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Linked Lists Are, Like, So Last Century

Processing all nodes. In serial, to process every element in a linked list, simply start at the head node of the list, process the node, move to the next node, and repeat until the last node is done. If the processing of a node is independent of the processing of any other node, processing of nodes can be done in any order and concurrently by multiple processes or threads. If the data is structured in a tree, before or after a node is processed by a thread (task), processing of the tree rooted at each child of the current node can be done as a parallel task. Once enough tasks have been generated to keep the system resources busy, no more new tasks need be generated and the processing of child nodes from that point is done by the executing task.

To better load balance the processing of nodes by tasks, your tree structure should be balanced or nearly balanced. If tasks are created at the same level of the tree, each task should have the same number of nodes to process. There are many different types of balanced trees that can be used. Find a good Data Structures reference to learn more about the options. Your choice will be dictated by what operations are needed or most used on the data collection and whether or not multiple threads can potentially access and update the tree in parallel.

Search. In this case, I'm thinking of unordered search. (If you have the data in sorted order, a single thread can traverse down a binary search tree to find the desired element without all the overhead of generating tasks.) For binary trees, there are three standard traversal algorithms: preorder, inorder, and postorder. All three are defined recursively, so you should immediately see where parallel tasks could be spawned. If you're not familiar with these traversal operations, pick up that Data Structures reference again.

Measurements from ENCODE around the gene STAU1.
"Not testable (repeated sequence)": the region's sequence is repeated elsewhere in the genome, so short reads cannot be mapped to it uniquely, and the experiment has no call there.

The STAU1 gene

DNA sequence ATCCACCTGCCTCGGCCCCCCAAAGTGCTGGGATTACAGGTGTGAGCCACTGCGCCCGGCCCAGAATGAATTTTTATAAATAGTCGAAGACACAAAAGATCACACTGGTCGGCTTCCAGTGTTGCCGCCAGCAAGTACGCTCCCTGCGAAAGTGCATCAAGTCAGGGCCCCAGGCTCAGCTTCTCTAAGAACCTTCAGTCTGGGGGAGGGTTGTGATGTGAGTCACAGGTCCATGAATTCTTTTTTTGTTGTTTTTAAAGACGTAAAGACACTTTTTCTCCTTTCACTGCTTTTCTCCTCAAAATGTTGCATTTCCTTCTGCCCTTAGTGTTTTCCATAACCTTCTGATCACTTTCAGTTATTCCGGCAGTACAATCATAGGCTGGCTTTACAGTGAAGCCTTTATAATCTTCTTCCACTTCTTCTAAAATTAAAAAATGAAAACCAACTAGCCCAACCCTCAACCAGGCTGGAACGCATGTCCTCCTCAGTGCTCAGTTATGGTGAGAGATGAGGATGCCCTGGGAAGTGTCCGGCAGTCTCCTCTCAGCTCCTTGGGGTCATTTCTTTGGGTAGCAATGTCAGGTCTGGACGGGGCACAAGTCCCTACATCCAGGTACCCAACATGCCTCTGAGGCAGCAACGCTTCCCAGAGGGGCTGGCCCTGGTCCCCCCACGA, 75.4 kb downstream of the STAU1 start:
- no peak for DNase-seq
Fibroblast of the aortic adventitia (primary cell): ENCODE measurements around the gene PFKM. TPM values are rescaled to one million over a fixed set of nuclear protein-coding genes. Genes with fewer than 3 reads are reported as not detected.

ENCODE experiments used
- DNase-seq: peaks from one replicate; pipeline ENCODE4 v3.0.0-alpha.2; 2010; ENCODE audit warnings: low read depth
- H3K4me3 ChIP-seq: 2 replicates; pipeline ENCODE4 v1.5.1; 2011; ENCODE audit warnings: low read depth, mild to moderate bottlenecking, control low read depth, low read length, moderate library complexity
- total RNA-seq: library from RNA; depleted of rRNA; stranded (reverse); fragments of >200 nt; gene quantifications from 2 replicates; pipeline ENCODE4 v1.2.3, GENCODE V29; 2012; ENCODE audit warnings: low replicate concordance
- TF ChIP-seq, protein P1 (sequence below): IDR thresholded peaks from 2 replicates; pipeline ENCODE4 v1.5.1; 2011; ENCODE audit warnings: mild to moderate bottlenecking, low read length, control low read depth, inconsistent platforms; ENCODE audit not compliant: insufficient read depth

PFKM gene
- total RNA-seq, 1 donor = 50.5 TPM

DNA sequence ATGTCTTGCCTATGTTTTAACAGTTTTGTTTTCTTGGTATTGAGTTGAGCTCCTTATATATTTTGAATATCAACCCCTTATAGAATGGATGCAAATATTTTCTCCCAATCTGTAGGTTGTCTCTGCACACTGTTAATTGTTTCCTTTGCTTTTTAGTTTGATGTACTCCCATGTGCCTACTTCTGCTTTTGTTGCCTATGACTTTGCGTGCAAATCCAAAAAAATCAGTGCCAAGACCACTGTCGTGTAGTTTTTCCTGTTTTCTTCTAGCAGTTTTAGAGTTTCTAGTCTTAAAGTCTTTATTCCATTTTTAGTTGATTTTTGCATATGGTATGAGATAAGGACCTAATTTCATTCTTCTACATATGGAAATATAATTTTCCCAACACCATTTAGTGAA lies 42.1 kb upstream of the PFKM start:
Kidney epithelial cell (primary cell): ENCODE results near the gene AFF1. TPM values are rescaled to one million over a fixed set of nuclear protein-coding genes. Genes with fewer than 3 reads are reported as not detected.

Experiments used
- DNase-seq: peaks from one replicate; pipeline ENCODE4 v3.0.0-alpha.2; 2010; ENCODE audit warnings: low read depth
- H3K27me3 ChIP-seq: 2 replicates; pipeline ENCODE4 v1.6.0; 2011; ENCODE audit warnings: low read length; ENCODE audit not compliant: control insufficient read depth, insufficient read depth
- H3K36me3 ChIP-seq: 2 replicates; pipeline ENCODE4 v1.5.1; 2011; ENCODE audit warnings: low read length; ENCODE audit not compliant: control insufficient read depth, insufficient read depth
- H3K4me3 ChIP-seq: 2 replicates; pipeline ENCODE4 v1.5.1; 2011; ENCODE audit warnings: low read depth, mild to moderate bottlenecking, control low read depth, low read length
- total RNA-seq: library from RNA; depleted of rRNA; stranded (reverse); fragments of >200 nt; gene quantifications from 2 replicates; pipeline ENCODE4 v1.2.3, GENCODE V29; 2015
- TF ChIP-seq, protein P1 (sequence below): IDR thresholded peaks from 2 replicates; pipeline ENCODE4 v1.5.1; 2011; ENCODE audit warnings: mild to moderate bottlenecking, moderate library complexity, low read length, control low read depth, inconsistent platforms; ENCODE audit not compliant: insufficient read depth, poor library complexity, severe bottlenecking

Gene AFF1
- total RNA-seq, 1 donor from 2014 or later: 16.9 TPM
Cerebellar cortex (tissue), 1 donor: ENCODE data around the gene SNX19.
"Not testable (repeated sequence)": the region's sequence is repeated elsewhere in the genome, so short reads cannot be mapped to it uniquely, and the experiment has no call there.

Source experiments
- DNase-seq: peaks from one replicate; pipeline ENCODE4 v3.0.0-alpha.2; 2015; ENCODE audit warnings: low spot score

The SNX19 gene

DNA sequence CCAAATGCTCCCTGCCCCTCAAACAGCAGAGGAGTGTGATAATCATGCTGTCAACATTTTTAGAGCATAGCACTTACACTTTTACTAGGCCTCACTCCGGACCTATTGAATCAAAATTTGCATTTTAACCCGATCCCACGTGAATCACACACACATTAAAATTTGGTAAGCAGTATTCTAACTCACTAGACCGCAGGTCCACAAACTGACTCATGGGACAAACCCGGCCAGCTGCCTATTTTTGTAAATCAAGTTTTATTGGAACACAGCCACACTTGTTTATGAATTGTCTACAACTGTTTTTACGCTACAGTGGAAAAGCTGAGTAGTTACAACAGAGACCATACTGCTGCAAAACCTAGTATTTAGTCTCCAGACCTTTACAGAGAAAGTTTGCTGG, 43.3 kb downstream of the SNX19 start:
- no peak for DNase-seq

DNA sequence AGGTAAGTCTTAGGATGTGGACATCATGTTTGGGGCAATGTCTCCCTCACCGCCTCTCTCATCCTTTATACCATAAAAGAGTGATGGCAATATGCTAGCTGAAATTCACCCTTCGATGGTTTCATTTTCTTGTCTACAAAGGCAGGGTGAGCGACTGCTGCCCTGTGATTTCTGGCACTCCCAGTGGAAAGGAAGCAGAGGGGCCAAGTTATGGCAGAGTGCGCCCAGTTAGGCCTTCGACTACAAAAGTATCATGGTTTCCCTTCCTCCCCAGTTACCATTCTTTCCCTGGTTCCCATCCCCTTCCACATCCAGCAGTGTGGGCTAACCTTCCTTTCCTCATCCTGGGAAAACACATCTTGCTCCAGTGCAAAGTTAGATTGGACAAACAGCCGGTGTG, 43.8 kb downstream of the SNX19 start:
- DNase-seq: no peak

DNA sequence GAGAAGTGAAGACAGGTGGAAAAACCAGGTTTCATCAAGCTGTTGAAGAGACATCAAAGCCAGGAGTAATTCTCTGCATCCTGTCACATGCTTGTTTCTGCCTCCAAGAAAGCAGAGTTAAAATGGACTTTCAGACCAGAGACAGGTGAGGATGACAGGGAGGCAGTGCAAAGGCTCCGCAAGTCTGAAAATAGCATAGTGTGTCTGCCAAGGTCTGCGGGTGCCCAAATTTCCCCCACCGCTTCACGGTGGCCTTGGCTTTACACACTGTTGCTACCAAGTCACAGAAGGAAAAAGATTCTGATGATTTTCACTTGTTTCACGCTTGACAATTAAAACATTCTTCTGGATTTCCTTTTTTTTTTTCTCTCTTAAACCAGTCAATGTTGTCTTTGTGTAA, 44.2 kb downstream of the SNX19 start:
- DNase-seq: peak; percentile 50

If you are looking for a unique item in the data collection, the tricky part of a parallel search is to signal executing threads that the search is completed, terminate the currently executing tasks, and ensure that any pending tasks don't start execution. On the other hand, if the search must be exhaustive, meaning there may be more than one copy of the desired data item, don't terminate the search when an instance of the item is found.

Emulate a queue or stack. In these two cases, data is being inserted and removed from the shared structure. Those last two words should trigger the two words "mutual exclusion" in your mind. Like a shared linked list emulating a queue or stack, a tree doing the same function will need to ensure that when two or more threads attempt to insert an element or remove an element (or some combination of insertion and removal), then access to that tree structure must guarantee that no data is lost, duplicated, or corrupted. (I hope these last few sentences were just wasted typing on my part and you already were aware of all that.)

As for the queue or stack emulation, a priority queue can be done easily by enforcing a heap structure (back to that Data Structures reference?) on the tree. The strict implementation of a simple queue or stack will be a tad more complex with a tree. Consider that parallel execution order of tasks can be nondeterministic (as long as the output is deterministic). Even if we use a linked list for a stack within a parallel computation, then, by the very nature of the parallelism, the order of element processing is going to be unknown and unknowable in most cases. (If the algorithm requires a specific order to processing elements in and out of a stack, then you shouldn't be using parallelism.) Thus, as long as you have a method to safely insert and remove data elements, you should be well-served with any tree structure implementation (like a heap).

Have I been able to convince you to give up your sequential linked lists in favor of tree structures for all of your unordered data when processing that data in parallel? I'm mostly convinced myself. It sounds like a good idea and I'm swayed by my arguments above, though I've not had the opportunity to put this idea into practice. Nevertheless, I do wonder if there are some operations on data that traditionally use a linked list that cannot be rendered with a tree. My first thought is a frequency ordered list (again, back to the Data Structures reference for more than superficial details about frequency ordered list implementations). However, this structure is based on sequential access to elements and sequential ordering of searches. Can you think of any list access method/algorithm that could execute in parallel, but requires a sequential linked list or whose structure could not be made to fit into some variation of a tree?

(Author's Note: I kept wanting to write "Data Structures textbook" in the above. With so many online sources and eBooks available, the word "reference" was more appropriate. Plus, I've not seen too many textbooks in my time that cover frequency ordered lists.)

Dr. Clay Breshears Clay is the author of The Art of Concurrency, published by O'Reilly Media. He serves as the Technical Advisor to the Intel Software Network Parallel Programming Community and is the co-host of the weekly online show "Parallel Programming Talk.?

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